About this book
Air pollution has historically been viewed as a local or regional scale problem with attention focused on acute episodes such as the sulphur dioxide and smoke smogs of London in the 1950s and 1960s and the photochemical smogs of southern California first recognized by Haagen Smit in the early 1950s. In recent years, however, it has become apparent that human activity has, and still is, changing the chemical composition of the atmosphere on a global scale. The composition of the atmosphere has seen enormous changes due to natural processes since the formation of the planet. Data obtained from air bubbles trapped in polar ice are beginning to reveal information about these changes over the last tens of thousands of years and geochemical models of the evolution of the Earth give us insights into the changes over much longer periods of time. Perhaps the crucial differences between these natural changes and those now being induced by man are their rel ative rates of change. The magnitude of present day fluxes of some com pounds released as air pollutants is in some cases much larger than those arising naturally. In other cases, for example carbon dioxide, the an thropogenic emission rates are small compared with that of the natural cycle, but the kinetics of the system are such that the steady state concent rations of the compounds in the atmosphere are now being perturbed.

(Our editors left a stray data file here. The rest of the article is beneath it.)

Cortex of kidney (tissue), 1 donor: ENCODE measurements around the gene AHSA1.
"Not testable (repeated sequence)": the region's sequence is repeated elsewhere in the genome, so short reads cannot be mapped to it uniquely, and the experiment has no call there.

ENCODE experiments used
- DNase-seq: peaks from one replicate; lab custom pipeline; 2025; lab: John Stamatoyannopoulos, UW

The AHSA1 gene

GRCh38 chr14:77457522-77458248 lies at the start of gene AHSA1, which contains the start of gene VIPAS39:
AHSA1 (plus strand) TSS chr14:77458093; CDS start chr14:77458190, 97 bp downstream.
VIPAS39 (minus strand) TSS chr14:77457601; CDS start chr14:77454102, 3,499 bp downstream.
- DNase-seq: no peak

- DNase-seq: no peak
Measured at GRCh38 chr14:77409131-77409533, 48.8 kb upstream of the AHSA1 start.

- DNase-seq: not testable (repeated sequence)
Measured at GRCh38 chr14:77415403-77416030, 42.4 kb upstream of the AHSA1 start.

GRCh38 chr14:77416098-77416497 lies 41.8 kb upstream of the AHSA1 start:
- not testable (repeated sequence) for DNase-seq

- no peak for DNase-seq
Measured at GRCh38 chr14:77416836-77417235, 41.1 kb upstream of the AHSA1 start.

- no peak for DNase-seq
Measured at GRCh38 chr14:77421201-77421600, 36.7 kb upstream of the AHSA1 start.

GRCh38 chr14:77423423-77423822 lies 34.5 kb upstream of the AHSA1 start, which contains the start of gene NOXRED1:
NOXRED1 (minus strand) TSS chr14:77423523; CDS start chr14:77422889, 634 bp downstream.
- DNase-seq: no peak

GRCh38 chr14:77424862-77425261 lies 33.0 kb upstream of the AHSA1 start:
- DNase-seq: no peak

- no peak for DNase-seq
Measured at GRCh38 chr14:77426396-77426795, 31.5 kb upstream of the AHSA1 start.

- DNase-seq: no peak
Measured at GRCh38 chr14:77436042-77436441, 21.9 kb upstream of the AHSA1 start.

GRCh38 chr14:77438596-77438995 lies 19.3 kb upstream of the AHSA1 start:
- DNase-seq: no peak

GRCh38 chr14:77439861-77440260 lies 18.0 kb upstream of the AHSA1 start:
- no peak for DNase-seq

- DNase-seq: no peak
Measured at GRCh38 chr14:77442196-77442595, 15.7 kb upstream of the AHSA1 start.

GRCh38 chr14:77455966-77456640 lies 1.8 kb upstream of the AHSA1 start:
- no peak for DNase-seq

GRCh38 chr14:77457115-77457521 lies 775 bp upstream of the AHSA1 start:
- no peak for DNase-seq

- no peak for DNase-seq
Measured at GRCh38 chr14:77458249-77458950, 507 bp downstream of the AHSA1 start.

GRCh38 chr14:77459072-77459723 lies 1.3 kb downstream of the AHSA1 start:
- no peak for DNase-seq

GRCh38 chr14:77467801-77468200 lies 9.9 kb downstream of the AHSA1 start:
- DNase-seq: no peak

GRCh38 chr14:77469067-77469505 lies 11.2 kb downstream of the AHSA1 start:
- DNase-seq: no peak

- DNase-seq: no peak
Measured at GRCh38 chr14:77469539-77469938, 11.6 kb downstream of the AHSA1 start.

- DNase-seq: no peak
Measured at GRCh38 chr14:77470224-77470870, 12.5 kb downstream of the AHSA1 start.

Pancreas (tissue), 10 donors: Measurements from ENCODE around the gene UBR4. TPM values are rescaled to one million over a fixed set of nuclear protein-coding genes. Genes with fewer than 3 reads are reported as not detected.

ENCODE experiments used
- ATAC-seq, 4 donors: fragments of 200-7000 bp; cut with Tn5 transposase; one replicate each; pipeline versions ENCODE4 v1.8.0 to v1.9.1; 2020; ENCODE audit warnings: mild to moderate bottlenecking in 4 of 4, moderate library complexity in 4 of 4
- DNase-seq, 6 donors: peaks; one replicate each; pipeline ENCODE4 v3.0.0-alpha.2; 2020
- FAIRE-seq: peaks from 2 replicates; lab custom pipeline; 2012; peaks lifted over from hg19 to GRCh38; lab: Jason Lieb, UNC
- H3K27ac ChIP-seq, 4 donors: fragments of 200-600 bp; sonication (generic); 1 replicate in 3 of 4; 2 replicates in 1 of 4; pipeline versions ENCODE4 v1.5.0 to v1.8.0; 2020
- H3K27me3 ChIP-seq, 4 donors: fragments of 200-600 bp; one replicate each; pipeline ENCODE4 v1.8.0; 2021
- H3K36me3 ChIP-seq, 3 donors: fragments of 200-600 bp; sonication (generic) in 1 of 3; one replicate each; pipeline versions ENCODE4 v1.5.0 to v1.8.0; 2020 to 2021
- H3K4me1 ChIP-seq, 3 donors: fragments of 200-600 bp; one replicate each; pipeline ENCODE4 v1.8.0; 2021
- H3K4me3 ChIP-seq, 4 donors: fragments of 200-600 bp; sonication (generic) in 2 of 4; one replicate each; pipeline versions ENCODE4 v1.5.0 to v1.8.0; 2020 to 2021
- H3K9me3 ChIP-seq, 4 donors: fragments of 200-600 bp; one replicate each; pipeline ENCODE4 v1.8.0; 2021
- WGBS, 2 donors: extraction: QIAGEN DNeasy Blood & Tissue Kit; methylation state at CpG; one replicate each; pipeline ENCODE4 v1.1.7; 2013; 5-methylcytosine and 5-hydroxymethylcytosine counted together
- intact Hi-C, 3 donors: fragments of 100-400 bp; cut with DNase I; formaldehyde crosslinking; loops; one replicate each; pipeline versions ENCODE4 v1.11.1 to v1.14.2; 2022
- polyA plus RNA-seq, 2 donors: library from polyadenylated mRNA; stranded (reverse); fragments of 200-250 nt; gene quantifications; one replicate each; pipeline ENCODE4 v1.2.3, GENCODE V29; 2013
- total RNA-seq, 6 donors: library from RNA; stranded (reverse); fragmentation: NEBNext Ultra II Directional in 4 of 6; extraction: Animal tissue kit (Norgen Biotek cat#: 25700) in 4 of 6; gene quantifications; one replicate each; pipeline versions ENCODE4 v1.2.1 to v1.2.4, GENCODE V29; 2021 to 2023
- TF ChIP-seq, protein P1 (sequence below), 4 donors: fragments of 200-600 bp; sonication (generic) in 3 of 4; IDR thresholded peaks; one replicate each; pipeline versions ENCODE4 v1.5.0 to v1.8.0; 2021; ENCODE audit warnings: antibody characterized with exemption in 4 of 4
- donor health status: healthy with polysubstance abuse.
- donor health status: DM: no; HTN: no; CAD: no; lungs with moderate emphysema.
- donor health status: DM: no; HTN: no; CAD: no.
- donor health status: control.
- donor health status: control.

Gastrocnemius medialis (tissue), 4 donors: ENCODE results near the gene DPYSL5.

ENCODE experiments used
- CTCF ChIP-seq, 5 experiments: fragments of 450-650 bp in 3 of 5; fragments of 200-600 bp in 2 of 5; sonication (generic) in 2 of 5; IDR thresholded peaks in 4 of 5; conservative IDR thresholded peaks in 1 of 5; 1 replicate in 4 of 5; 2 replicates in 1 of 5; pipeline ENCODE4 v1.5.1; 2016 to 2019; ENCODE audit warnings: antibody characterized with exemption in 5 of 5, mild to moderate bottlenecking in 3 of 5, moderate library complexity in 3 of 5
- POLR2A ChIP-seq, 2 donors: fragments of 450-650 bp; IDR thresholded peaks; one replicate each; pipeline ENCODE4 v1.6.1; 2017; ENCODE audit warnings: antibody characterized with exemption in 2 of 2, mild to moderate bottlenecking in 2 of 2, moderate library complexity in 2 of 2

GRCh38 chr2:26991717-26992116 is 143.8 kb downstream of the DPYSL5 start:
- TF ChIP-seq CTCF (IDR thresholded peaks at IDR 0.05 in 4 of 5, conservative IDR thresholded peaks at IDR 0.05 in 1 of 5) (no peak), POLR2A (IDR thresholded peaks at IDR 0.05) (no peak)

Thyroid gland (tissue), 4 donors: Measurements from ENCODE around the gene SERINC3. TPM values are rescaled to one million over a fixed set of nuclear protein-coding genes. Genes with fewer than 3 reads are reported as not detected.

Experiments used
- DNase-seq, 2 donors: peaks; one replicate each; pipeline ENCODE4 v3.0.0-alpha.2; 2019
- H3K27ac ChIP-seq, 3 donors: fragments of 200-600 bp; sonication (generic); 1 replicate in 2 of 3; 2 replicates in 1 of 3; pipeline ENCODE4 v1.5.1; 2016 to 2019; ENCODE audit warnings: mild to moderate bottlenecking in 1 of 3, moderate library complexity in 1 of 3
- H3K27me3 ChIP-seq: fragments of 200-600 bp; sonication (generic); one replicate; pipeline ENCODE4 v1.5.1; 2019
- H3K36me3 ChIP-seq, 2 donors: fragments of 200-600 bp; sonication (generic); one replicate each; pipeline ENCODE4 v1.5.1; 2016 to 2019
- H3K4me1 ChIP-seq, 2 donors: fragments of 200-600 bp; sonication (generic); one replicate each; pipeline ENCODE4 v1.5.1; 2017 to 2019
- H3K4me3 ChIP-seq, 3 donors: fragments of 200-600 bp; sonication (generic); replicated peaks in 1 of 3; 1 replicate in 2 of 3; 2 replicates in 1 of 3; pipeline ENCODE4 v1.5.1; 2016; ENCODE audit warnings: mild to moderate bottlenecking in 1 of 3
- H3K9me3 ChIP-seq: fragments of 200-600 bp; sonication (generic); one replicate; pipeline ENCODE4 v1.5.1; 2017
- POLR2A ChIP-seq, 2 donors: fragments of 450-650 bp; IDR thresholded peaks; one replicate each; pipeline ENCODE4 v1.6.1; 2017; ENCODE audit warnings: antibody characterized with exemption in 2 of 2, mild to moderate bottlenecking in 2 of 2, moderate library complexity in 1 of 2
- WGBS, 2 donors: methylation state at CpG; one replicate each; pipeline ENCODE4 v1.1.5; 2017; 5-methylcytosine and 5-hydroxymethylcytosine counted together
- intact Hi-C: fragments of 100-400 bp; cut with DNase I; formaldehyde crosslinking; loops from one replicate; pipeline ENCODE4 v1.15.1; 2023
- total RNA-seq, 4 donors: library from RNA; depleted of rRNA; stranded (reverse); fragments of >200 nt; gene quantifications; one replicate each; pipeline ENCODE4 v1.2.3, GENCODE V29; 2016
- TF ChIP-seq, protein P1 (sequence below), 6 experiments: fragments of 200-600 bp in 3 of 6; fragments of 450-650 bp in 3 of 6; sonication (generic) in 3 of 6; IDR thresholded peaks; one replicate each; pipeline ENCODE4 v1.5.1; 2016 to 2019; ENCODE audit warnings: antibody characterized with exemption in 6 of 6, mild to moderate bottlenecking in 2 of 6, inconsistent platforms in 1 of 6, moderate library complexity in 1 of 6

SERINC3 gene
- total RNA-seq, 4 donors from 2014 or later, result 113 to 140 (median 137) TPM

air pollution climate climate change environment environmental management ozone pollution